I have a disability and I’m fairly open about my needs. It’s hard not to notice the font size on my monitor or the special lighting in my office. But not every accommodate is that obvious, in fact, the easiest accommodations in Blackboard are a little tricky to find. Test Availability Exceptions Blackboard added a […]
Okay, so there was just another post by Rachel Kleinsorge about Blackboard Grade Center, but guess what? It’s the end of the semester and grades are on everyone’s minds. I’ve been talking faculty members through setting up their shiny new Grade Centers when they first set up their Blackboard sites now for many years, and […]
The term has ended; the dorm rooms have been emptied. Painstakingly-taken class notes were thrown away just minutes after final grades were distributed. Students sold books back or passed them along to friends. No one wanted to carry the minutia of the spring term into their summer. Post-Semester Blackboard Clean-Up A similar ritual takes place […]
Last spring I used a wiki in a course for the first time. It had its ups and downs, but for the most part it went well and it was a useful tool. However, as these things go, it of course had some pitfalls (caused by me, not the wiki itself) — the most surprising to me was the way that student collaborative writing went. The ease of collaborative writing was the aspect of using a wiki I was most sold on, and it did not work out at all the way I’d expected.
Twitter has become more than just a medium for people letting their friends know what they’re up to. News organizations, celebrities, governments, and others use Twitter for disseminating information to large numbers of people — many of these feeds may be of interest to scholars. One of the problems with using Twitter as a researcher, though, is that Twitter is a fleeting medium — tweets aren’t automatically archived, and older tweets can be difficult to access and search.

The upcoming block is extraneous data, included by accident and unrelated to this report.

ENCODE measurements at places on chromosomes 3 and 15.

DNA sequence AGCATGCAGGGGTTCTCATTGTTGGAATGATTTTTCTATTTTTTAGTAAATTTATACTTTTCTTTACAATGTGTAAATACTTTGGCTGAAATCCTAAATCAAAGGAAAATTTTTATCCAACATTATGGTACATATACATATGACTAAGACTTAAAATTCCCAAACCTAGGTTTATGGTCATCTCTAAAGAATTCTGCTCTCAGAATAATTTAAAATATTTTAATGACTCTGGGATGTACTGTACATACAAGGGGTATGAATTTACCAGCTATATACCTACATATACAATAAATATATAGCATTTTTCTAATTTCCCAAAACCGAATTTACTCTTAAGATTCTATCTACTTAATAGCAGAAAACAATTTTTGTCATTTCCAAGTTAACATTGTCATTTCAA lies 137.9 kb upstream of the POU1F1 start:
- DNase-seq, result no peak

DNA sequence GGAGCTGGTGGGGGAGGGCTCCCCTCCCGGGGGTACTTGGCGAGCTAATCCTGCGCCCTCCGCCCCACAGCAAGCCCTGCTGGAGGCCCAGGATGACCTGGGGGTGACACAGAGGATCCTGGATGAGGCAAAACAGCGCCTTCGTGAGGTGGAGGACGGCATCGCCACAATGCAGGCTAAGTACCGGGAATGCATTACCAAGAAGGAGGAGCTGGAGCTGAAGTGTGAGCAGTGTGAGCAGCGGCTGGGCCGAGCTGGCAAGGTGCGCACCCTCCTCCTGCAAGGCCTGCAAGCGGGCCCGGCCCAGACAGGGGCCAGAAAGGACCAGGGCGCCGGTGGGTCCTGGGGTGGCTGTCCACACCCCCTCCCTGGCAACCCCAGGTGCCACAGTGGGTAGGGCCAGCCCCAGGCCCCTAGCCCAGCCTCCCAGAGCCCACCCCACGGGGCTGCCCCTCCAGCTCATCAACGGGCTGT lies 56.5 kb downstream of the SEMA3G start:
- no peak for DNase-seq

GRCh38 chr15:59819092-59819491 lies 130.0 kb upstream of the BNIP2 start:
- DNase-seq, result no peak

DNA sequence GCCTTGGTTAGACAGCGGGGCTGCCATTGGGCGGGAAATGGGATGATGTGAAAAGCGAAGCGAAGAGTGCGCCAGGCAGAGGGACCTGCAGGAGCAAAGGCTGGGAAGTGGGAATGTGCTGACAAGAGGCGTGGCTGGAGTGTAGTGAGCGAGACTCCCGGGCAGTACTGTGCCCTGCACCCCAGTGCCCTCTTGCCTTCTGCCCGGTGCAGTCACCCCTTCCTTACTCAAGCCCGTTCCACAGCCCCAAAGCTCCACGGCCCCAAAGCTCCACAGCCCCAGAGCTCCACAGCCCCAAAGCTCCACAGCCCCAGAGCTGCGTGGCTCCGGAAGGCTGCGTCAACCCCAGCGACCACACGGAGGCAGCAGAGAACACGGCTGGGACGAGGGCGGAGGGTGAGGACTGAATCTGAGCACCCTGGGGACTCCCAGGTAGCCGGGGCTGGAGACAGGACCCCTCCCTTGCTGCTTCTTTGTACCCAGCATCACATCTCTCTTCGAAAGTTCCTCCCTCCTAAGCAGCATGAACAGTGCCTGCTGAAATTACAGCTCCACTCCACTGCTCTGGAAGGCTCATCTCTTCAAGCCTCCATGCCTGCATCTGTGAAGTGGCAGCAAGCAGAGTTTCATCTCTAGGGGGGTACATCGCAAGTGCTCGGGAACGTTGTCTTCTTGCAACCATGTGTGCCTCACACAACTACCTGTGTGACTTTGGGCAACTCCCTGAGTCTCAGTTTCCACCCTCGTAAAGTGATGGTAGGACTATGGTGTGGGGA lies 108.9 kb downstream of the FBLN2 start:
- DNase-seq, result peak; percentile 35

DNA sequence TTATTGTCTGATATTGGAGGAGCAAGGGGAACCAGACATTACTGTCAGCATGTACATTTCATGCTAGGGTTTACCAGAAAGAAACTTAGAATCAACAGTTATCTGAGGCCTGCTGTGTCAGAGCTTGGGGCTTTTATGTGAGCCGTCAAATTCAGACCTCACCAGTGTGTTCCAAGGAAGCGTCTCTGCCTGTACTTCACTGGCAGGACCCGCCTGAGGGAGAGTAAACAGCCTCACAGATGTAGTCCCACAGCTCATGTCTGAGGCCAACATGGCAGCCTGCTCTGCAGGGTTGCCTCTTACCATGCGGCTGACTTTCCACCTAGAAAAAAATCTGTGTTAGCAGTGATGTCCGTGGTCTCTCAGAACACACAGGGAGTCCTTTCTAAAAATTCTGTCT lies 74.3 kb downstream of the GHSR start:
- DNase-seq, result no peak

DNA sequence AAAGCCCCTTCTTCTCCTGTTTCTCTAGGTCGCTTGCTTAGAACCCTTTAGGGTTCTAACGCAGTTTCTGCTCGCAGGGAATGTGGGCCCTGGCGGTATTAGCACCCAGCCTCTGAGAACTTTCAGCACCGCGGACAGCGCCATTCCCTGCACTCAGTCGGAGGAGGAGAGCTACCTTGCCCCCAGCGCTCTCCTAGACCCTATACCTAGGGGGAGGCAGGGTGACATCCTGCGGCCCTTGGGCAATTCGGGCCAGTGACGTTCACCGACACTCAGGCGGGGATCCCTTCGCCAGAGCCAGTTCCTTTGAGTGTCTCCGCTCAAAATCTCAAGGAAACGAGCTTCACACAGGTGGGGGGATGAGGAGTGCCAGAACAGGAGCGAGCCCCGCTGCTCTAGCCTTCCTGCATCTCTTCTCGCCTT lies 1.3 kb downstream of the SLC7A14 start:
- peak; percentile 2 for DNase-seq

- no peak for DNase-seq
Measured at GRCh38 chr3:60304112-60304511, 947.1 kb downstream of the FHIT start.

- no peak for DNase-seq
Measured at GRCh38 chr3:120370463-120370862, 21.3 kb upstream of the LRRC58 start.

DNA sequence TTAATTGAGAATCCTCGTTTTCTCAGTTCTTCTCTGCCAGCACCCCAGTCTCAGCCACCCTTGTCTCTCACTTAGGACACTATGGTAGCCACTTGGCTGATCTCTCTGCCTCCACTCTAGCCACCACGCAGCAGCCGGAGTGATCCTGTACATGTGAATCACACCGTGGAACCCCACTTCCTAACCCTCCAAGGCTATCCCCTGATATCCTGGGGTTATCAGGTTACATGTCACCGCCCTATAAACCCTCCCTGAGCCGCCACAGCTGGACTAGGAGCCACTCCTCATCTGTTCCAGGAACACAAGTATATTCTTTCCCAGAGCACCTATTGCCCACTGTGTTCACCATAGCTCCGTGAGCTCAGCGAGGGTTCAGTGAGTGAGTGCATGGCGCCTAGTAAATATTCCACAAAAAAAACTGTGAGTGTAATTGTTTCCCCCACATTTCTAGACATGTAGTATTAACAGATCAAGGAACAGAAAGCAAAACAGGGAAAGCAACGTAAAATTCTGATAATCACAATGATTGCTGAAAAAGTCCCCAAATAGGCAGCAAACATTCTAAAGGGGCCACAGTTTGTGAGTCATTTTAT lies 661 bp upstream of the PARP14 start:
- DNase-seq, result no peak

If you’ve been interested in using Twitter feeds for research, but don’t know how to go about archiving tweets, read this post: For her dissertation, Kim wanted to save the Mars Curiosity Rover twitter feed in case she needed it later. In this post, read about how to save a Twitter feed for future use.
Thinking about using a Web-based assignment in a class this semester? If so, this post covers the basics of assigning these kinds of projects to students. Evan also lists many resources for writing Web-based assignments using WordPress, as well as tutorials to help you get started.
When starting to use WordPress, finding answers to your questions can be overwhelming. Because so many people use WordPress to run their web sites, there are countless options for finding assistance. Understanding a little more about WordPress can help you narrow down your options and get the help you need.
Jim Barber, Assistant Professor of Higher Education, and April Lawrence, Academic Technologist in the School of Education, recently sat down to chat about how Dr. Barber used WM Wikis to support a travel abroad experience to Prague, Czech Republic. [audio:http://at.blogs.wm.edu/wp-content/files/2011/11/lawrence_barber.mp3] Interview with Dr. Barber: Wiki Writing in Prague (Download Audio Podcast) Dr. Barber and a […]